If Kanye West does end up being our generation’s gift to eternity, you’re going to be really glad you bought that shirt at his concert. In their new interview with Complex, Lin-Manuel Miranda sat down with Hamilton superfan Chance the Rapper to ruminate on their respective artistic drives, fatherhood, politics in the time of Twitter and, of course, how to enter the pantheon of men and women remembered for their accomplishments generations after their death. Specifically, is it cool to brag about how awesome your work is, Yeezy-style, or nah? The Hamilton creator could go either way, noting:
“We have great examples of both. There are artists who take over the world and remain humble, but then I think of Muhammad Ali, who was the greatest of all time and said, ‘I’m the greatest of all time,’ and he was. He backed it up in the ring every time and really was the first method boxer. He treated every opponent differently, psychologically, for months before they got in the ring, and was a real inspiration.”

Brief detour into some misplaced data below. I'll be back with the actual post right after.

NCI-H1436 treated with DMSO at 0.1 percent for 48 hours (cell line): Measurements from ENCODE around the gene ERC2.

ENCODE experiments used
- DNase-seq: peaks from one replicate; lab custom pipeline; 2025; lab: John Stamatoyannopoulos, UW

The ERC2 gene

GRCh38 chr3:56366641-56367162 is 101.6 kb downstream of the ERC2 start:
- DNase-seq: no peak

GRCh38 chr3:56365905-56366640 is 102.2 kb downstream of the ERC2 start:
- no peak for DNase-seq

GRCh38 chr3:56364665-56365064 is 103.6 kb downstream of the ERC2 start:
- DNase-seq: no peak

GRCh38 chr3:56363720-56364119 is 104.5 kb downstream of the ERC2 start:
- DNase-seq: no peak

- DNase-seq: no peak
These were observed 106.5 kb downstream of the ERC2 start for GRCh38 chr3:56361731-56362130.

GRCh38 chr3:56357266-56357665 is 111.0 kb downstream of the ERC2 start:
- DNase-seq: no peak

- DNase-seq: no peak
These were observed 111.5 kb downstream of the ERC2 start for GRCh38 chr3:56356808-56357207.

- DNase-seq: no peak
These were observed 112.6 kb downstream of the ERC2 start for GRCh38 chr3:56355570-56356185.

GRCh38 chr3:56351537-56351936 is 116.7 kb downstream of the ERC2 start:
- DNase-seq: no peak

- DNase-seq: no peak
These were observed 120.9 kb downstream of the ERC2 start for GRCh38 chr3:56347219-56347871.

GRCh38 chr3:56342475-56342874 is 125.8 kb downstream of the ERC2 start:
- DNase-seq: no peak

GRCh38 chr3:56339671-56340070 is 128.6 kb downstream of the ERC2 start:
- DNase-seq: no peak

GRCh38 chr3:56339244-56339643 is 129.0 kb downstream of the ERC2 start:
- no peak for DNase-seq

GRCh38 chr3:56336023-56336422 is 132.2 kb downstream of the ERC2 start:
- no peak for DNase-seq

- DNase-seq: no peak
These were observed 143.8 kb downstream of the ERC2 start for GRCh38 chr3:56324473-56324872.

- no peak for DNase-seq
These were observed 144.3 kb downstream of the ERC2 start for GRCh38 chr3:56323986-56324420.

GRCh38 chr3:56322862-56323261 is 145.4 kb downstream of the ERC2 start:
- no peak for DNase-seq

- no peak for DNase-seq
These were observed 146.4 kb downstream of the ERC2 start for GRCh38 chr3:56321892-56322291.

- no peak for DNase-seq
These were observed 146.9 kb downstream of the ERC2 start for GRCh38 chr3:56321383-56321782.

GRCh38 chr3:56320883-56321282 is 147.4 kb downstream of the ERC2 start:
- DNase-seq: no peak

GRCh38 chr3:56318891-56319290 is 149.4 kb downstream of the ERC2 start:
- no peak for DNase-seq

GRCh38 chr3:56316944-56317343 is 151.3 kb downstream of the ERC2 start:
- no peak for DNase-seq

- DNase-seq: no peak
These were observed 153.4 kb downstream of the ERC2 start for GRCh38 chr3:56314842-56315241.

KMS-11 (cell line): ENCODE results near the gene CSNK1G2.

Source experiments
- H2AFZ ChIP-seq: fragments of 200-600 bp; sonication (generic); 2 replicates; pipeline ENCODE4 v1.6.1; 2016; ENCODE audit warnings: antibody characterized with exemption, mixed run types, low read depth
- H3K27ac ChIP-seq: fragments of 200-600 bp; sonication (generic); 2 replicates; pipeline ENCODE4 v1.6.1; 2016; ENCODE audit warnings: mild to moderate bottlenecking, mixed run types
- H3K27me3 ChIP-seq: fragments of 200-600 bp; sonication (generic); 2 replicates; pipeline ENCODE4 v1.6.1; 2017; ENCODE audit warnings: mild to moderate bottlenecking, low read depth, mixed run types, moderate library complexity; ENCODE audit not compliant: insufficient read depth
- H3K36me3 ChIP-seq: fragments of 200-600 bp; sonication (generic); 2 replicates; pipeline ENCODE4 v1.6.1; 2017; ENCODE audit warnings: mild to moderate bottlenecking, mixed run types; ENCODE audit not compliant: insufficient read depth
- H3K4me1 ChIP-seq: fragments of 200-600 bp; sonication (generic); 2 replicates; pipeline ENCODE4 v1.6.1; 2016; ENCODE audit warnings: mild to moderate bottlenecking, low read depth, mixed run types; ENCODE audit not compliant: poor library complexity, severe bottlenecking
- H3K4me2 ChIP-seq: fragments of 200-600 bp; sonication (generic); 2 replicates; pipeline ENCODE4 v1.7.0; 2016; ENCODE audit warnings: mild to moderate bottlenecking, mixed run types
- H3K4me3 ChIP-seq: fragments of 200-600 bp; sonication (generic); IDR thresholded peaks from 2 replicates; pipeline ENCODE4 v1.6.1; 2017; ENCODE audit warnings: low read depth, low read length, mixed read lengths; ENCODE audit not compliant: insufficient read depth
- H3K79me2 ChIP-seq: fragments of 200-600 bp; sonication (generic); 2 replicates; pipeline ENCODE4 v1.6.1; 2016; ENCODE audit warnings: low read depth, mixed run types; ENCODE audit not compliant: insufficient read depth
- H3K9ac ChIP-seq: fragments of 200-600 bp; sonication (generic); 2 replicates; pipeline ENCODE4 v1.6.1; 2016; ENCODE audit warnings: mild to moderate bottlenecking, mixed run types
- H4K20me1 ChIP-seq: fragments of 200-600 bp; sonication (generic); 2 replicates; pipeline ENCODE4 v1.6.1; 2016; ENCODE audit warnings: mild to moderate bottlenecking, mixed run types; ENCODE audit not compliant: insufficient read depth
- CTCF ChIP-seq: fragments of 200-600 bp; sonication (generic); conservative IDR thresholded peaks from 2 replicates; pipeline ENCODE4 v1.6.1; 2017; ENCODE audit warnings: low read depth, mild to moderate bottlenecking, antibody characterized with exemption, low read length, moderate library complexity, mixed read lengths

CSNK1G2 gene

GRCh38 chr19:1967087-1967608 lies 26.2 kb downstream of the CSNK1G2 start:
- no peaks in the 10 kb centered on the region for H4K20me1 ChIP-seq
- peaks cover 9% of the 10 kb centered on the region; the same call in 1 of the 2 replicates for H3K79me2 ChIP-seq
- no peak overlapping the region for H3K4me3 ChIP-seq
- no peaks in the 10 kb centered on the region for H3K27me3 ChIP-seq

Chance, who collaborated with Kanye on The Life of Pablo’s “Ultralight Beam,” takes more of a long view, explaining, “There’s not really a responsibility to tell people of your accomplishments, but I think in Kanye’s situation … it’s Kanye West. If I was the greatest artist of this generation, and the few past generations, and a few generations going forward, I’d probably say it all the time, especially if I was black and people didn’t really like me. I’d be like, ‘Let me remind you all the fucking time.’” When asked by Complex’s Nadeska Alexis if self-promotion helps secure an artist’s legacy, Chance said, “I don’t even know if it’s about people recognizing it. I think it’s about being a polarizing figure, so that 200 years from now when nobody really remembers any of our names, people talk about him being an asshole and also being great.” And so in 200 years, Kanye finally replaces Alexander Hamilton on the front of our holographic cyber $10, and the cycle begins anew.